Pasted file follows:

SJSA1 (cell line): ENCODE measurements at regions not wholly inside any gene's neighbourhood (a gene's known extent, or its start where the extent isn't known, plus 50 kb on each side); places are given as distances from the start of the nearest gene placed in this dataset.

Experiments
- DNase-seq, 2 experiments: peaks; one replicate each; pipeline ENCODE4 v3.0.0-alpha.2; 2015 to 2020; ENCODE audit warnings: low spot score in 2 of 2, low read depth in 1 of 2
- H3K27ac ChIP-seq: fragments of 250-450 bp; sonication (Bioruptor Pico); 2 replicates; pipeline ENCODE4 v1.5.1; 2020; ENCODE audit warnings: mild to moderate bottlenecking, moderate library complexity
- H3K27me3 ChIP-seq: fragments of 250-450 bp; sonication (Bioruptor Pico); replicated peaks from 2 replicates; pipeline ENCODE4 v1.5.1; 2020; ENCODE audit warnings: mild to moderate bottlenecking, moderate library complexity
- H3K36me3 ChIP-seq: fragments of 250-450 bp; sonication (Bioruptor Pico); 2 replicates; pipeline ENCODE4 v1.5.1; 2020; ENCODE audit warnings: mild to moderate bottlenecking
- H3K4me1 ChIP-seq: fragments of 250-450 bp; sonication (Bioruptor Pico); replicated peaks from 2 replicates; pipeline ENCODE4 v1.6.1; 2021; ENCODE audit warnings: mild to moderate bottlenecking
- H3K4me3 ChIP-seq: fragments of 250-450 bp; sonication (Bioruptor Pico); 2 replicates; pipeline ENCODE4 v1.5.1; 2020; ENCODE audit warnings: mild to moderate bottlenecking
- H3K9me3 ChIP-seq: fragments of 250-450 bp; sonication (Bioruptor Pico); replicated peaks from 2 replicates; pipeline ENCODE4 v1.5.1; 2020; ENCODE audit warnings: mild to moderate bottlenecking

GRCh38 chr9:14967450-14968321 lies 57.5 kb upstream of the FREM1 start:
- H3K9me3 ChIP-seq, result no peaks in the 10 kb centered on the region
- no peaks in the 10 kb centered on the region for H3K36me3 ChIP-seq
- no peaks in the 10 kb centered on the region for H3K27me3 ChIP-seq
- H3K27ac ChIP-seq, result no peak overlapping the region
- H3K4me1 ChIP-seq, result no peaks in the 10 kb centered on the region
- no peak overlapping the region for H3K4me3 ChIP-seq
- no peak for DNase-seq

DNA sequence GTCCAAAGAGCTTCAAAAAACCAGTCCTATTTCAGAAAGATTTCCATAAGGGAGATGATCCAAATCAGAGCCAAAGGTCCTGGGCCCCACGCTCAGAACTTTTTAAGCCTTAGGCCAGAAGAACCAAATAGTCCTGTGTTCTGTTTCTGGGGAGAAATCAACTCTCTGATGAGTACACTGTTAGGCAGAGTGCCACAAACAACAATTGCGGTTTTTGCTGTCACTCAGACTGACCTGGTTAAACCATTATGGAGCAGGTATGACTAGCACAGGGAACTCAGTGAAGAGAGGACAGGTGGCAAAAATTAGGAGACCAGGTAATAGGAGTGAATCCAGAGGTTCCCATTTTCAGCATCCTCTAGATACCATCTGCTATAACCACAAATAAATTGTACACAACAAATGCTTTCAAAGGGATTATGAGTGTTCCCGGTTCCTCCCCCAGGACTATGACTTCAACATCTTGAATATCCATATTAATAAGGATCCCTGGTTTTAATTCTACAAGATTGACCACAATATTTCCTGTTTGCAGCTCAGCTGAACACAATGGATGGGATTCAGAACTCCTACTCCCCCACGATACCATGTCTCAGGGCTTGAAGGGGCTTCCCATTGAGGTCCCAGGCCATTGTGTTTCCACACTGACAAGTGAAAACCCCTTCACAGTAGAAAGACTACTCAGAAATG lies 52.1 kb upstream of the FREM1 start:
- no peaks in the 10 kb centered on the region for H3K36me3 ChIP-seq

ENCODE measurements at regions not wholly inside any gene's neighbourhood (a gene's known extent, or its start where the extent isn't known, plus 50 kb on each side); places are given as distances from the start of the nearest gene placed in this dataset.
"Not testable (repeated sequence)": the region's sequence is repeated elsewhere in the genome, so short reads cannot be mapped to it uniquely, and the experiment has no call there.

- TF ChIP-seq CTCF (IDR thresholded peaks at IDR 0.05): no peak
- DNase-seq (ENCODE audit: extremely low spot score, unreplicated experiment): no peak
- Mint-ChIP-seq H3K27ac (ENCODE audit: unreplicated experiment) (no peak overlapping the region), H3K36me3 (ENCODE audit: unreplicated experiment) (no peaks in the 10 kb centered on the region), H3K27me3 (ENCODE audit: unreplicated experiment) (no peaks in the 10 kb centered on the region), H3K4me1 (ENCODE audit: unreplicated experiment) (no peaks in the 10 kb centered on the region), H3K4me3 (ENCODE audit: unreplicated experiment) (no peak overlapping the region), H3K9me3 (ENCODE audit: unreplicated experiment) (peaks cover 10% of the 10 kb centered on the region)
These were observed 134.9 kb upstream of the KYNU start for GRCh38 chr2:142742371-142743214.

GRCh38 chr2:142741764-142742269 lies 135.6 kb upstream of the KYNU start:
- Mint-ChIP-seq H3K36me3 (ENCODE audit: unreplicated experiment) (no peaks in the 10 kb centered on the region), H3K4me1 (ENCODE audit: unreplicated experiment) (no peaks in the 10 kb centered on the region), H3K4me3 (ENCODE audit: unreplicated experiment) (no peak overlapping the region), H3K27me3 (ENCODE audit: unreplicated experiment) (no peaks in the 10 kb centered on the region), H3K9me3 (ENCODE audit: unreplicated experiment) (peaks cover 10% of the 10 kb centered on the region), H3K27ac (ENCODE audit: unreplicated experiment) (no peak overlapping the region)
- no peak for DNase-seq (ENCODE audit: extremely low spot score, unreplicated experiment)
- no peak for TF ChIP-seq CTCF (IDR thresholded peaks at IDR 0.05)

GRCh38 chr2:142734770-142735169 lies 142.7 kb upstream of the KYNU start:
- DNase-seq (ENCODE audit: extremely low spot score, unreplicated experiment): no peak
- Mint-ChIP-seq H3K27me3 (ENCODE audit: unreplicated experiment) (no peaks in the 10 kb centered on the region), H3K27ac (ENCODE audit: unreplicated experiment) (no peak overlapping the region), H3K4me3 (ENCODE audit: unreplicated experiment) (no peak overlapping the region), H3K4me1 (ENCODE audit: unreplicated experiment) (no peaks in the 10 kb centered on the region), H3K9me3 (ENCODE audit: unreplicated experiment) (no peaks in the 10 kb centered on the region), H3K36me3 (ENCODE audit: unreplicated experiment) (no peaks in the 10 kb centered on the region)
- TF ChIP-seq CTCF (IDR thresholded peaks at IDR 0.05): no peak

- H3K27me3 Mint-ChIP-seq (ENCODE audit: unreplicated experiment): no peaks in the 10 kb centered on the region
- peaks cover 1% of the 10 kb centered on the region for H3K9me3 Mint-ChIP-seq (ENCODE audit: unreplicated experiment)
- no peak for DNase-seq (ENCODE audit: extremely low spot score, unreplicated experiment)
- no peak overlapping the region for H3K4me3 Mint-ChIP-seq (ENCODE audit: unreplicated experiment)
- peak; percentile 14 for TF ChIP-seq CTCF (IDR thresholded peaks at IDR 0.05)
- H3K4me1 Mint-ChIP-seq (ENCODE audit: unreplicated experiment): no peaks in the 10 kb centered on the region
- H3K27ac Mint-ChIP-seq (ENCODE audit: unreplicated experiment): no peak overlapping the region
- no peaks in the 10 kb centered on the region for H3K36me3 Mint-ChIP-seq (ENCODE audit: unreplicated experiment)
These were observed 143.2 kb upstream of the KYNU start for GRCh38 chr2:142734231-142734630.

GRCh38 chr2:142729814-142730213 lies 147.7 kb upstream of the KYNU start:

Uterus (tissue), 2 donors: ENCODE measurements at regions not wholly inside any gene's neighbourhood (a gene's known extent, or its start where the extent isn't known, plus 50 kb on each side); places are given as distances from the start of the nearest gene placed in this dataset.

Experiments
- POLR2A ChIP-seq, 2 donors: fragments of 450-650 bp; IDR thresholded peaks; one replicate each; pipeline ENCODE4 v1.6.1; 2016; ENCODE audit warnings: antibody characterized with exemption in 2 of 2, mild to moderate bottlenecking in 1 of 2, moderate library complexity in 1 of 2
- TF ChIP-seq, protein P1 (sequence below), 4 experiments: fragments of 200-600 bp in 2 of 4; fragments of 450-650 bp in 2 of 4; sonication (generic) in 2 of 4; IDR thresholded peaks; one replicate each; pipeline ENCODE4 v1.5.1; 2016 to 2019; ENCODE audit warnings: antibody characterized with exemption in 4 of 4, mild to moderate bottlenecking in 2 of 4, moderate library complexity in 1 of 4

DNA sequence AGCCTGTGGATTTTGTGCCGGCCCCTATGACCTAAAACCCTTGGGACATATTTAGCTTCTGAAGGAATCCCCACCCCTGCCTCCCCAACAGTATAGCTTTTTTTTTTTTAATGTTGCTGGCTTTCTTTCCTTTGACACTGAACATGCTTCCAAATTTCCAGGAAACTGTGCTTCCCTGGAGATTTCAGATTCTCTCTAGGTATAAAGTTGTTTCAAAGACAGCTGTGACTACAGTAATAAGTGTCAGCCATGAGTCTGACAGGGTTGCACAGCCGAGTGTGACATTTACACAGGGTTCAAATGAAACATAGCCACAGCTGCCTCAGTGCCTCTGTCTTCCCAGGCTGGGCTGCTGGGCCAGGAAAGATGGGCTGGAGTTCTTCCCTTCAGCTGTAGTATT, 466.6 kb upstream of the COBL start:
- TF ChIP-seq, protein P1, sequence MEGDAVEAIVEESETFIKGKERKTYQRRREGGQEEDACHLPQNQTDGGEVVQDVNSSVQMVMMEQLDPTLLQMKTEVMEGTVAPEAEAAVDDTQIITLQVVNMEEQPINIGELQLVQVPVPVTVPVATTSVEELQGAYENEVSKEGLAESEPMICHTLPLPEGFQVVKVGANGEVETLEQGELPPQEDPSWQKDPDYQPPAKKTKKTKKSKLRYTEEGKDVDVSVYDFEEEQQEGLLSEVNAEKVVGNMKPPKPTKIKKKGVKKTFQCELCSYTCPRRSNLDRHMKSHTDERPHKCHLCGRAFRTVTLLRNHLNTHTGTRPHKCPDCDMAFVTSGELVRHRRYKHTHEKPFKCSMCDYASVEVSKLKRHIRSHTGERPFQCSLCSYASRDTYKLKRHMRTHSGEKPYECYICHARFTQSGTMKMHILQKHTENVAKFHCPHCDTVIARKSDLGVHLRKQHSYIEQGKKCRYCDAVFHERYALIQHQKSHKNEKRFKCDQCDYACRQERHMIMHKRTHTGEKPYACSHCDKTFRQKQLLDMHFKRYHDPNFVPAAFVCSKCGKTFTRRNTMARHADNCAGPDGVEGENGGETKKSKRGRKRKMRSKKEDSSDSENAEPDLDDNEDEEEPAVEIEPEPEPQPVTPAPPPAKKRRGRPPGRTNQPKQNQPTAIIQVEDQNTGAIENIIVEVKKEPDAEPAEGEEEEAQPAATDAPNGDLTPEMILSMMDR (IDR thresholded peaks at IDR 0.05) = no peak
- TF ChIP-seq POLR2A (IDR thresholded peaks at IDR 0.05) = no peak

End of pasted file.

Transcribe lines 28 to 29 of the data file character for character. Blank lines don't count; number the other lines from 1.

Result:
- no peak for DNase-seq (ENCODE audit: extremely low spot score, unreplicated experiment)
- no peak for TF ChIP-seq CTCF (IDR thresholded peaks at IDR 0.05)